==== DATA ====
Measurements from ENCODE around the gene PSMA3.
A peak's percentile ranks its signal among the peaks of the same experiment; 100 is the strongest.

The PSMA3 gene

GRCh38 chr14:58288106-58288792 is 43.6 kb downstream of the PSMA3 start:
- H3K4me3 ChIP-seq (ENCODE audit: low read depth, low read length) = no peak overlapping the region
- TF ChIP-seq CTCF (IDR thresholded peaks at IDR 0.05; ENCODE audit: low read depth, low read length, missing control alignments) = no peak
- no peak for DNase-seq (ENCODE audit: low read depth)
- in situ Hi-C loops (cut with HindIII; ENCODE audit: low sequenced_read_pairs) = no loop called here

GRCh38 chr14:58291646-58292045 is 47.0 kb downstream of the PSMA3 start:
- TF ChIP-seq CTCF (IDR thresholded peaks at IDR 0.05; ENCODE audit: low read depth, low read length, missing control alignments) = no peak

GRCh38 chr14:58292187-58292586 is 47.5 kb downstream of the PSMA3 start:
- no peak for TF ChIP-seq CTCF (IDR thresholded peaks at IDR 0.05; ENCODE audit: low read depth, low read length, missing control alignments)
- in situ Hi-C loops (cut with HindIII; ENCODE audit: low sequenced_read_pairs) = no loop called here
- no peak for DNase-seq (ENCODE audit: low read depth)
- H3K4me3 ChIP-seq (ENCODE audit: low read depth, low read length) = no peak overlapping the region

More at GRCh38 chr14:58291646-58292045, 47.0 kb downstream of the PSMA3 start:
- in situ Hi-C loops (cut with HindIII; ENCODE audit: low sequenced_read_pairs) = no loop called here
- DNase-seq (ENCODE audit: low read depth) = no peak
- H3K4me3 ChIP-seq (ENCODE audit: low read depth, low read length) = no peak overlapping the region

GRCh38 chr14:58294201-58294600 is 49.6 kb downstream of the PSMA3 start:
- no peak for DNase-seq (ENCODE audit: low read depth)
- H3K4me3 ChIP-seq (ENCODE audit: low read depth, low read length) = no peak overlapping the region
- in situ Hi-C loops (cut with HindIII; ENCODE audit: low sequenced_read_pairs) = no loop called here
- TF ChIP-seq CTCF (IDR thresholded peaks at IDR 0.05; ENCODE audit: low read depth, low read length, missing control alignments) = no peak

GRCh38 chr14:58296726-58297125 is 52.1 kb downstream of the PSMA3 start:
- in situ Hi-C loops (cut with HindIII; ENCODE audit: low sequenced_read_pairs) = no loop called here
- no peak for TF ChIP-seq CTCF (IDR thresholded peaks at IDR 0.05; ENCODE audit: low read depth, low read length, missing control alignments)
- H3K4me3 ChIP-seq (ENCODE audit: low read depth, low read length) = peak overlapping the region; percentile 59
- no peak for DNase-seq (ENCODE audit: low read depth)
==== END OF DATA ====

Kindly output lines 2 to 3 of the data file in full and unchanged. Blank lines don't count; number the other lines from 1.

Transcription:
A peak's percentile ranks its signal among the peaks of the same experiment; 100 is the strongest.

The PSMA3 gene